Vera Drake to Ex Machina: the seven best films to watch on TV this week


Pick of the week

Vera Drake

Imelda Staunton in Vera Drake. Photograph: Film Council/Allstar

In light of the threat to Roe v Wade in the US, this screening of Mike Leigh’s heart-rending 2004 drama is nothing if not timely. Imelda Staunton is outstanding as Vera, a community-spirited, working-class mother in 1950 London, who cleans the houses of the rich, looks out for her neighbours, and performs illegal abortions on Fridays. She does the latter unpaid to help women in trouble – but it’s a dangerous procedure and she keeps it a secret from her family. Amid the copious cups of tea and cameos from many Leigh regulars, the film is both a condemnation of women’s choices being criminalised and a reminder that the law isn’t the same for every strata of society.

Thursday 2 June, 9pm, AMC


Ex Machina

Oscar Isaac in Ex Machina. Photograph: FILM 4/Allstar

In his smart 2015 sci-fi thriller, Alex Garland pushes at the extremities of modern technology and sees what cracks, Black Mirror-style. Domhnall Gleeson plays young programmer Caleb, invited by his big-tech billionaire boss Nathan (a swaggering Oscar Isaac) to his remote mountain estate. He’s there to test out Nathan’s AI creation Ava (Alicia Vikander) to see if she can pass for human. Intellect battles with emotion as Caleb is drawn to the beautiful, seemingly vulnerable robot, while the ethics of creating (and destroying) sentient life are brought viscerally to the fore.

Saturday 28 May, 11.20pm, Film4


Jeremiah Johnson

Robert Redford in Jeremiah Johnson. Photograph: TCD/Alamy

This handsomely mounted western from 1972 may remind you more than a bit of Alejandro Iñárritu’s The Revenant. Robert Redford’s would-be trapper/hunter struggles to survive in the Rockies as he learns his craft, encountering eccentric mountain men and Native American tribes (friendly and hostile) while facing death in its many forms. Sydney Pollack’s engrossing film has moments of comedy (Johnson accidentally finds himself with an Indigenous bride) but also acknowledges the harshness and solitude of the life he has chosen.

Sunday 29 May, 12.45pm, TCM Movies



Anne Hathaway and Matthew McConaughey in Interstellar. Photograph: Legendary Pictures/Allstar

Ambition is always a quality to be lauded in a film, and Christopher Nolan’s astrophysical sci-fi has it in spades. Matthew McConaughey plays a US astronaut turned farmer on a doomed, near-future Earth, selected for a perilous mission through an unexplained wormhole to a galaxy where a habitable home for humanity may be found. It’s brain-frying, existential stuff – particularly in the ending – but through a series of stupendous, timey-wimey set-pieces, the simple if cosmic power of love prevails.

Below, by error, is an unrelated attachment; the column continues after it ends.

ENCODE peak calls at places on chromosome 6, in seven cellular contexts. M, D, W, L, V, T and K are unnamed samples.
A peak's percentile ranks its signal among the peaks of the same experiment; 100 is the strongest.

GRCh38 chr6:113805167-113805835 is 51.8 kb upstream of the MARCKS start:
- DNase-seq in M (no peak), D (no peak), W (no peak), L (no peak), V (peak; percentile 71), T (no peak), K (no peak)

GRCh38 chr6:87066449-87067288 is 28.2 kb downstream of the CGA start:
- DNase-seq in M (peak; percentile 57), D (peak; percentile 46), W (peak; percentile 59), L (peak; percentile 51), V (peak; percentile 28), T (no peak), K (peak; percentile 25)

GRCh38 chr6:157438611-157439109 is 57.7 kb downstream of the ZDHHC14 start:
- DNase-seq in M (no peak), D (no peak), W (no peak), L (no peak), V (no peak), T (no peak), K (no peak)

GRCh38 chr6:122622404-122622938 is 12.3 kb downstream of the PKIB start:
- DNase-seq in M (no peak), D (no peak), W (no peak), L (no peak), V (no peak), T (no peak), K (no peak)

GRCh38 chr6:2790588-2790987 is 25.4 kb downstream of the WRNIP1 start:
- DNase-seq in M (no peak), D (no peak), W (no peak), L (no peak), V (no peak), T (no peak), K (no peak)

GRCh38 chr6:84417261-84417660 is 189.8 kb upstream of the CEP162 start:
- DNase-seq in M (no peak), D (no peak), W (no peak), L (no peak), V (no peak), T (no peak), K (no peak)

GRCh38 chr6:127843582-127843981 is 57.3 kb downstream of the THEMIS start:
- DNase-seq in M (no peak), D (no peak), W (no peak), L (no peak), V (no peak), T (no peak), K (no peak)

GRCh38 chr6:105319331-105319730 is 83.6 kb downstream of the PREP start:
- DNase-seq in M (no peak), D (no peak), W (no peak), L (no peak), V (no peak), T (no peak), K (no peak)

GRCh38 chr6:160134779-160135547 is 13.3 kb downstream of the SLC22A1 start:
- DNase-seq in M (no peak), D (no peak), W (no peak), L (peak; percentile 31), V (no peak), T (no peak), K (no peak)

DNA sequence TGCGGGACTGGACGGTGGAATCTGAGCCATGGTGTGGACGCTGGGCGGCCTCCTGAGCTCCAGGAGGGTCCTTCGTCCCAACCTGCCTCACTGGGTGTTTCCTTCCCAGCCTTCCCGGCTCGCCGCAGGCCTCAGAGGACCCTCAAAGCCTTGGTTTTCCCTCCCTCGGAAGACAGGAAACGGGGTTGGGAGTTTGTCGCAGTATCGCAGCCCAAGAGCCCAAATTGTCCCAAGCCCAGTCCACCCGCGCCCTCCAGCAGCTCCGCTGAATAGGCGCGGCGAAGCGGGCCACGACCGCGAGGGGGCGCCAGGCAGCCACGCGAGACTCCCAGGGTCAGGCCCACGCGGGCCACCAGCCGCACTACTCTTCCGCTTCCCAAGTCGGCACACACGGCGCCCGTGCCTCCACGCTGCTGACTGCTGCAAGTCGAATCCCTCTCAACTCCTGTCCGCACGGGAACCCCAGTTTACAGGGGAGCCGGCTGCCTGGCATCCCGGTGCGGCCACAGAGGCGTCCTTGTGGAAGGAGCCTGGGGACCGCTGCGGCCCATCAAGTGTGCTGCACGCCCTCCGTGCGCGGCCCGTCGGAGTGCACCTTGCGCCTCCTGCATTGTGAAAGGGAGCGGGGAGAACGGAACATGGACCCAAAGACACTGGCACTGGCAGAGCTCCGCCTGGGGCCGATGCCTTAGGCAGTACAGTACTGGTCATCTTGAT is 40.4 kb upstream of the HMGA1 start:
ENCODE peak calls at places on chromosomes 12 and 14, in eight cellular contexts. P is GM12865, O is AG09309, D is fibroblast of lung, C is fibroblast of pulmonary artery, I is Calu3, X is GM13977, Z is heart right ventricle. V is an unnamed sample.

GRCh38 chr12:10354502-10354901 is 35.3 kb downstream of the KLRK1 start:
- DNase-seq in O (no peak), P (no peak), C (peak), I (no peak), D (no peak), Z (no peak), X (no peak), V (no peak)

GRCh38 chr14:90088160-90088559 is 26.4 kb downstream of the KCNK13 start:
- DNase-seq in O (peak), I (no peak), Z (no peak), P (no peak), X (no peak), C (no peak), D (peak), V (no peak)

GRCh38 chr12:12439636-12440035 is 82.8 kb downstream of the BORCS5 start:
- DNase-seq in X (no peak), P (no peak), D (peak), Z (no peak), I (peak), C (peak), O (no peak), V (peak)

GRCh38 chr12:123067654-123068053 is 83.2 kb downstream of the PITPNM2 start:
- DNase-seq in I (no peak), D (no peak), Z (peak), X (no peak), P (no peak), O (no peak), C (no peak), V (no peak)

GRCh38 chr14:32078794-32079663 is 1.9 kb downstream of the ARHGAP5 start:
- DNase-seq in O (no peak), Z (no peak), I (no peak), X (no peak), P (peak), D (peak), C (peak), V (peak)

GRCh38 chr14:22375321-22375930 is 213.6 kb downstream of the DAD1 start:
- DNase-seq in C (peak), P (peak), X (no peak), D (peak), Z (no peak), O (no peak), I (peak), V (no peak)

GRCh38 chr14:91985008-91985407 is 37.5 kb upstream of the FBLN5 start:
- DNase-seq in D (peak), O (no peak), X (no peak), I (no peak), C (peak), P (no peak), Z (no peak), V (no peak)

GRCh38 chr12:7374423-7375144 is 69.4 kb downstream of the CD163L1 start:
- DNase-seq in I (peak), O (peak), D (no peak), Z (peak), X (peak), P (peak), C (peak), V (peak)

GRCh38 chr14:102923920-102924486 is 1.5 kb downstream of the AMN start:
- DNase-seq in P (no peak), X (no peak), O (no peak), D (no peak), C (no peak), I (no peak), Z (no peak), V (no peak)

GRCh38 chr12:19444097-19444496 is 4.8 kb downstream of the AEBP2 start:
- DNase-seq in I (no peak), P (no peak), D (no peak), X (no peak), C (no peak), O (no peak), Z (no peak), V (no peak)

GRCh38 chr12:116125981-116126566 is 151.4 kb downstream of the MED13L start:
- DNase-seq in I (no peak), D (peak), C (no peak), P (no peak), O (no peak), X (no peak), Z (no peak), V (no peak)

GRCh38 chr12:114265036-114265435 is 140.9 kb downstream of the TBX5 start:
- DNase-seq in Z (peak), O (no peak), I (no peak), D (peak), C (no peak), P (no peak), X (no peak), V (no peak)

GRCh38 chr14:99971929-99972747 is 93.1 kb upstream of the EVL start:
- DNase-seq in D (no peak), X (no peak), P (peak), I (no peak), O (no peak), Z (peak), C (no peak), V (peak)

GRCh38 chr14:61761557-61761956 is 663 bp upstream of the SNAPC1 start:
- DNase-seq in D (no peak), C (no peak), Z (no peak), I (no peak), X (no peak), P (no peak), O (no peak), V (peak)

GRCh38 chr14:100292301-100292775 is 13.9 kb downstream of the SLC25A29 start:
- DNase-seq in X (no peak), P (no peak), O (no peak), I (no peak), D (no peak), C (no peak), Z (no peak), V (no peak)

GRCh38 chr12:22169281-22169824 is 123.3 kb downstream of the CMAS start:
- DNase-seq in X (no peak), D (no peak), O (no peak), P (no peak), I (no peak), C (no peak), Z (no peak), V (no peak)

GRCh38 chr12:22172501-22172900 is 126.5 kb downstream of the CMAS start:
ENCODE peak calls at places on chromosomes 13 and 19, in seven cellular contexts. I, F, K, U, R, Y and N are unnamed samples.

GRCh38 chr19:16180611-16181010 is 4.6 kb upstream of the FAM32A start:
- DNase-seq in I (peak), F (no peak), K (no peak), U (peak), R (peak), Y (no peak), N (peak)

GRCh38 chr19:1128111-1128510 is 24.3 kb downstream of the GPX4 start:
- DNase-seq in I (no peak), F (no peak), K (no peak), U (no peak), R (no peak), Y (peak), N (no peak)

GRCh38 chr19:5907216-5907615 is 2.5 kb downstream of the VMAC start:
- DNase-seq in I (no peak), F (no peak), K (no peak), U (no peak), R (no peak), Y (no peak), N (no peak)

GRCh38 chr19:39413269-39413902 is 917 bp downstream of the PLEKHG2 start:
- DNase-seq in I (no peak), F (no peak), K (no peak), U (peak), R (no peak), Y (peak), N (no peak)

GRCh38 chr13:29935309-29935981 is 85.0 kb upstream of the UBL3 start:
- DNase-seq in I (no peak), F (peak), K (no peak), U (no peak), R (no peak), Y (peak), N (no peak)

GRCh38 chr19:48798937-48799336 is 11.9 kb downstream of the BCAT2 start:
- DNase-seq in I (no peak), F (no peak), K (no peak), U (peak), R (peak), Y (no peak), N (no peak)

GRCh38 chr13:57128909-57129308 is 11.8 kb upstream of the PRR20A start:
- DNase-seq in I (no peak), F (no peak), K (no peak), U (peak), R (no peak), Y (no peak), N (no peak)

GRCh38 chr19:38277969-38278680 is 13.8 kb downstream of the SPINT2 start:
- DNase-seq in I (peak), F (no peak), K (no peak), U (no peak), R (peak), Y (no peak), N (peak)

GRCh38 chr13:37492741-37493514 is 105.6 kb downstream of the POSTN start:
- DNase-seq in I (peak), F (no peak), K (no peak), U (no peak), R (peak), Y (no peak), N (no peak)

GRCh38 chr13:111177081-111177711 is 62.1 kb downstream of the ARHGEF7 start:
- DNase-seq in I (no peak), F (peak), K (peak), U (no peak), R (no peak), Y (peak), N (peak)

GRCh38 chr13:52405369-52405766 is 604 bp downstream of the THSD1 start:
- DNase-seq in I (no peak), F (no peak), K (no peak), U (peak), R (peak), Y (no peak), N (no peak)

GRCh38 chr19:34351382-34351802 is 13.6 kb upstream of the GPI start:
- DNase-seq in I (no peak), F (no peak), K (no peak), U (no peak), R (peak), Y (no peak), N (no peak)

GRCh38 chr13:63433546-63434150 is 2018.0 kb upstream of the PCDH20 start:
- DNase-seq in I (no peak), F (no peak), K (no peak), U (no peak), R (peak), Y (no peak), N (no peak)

Wednesday, 9pm, Sky Cinema Greats


Cat People

Simone Simon in Cat People. Photograph: TCD/Alamy

This seductive 1942 RKO horror is from the director/producer team of Jacques Tourneur and Val Lewton, showing here with another of their collaborations, I Walked With a Zombie. Kent Smith’s Oliver weds Serbian Irena (the feline Simone Simon) but she refuses to consummate the marriage, believing a myth that she will turn into a panther when aroused. Suggestive rather than graphic, the film earns its chills from what our minds create out of its play of light and darkness.

Thursday 2 June, 9.05pm, BBC Four



Domhnall Gleeson and Saoirse Ronan in Brooklyn. Photograph: Lionsgate/Allstar

John Crowley’s adaptation of Colm Tóibín’s novel is centred on Saoirse Ronan’s relatable performance as Eilis, a young woman in 1951 Ireland who emigrates to New York. She’s left her stultifying small town for the opportunities the US can offer – from work and study to romance with Italian-American plumber Tony (Emory Cohen). But the lure of the old country lingers, and when a tragedy takes her back home she finds herself emotionally shanghaied into staying longer. The differences between the US and Ireland are pointed but never cliched, as we watch Eilis strive to live life on her own terms.

Thursday 2 June, 11.40pm, BBC One


The Matrix Resurrections

Keanu Reeves and Carrie-Anne Moss in The Matrix Resurrections. Photograph: PictureLux/The Hollywood Archive/Alamy

Whether this sequel to the classic trilogy is necessary is moot. But the returning Lana Wachowksi offers up a nostalgic reboot of the philosophies, characters and even scenes from the influential earlier movies, as Thomas (Keanu Reeves) and Tiffany (Carrie-Anne Moss) – or are they really Neo and Trinity? – work out what is virtually real and what is real real. It’s all relentlessly meta, with Reeves, following his ageing Ted in the recent Bill & Ted update, enjoying playing another erstwhile hero pondering his mortality.

Friday 3 June, 10am, 8pm, Sky Cinema Premiere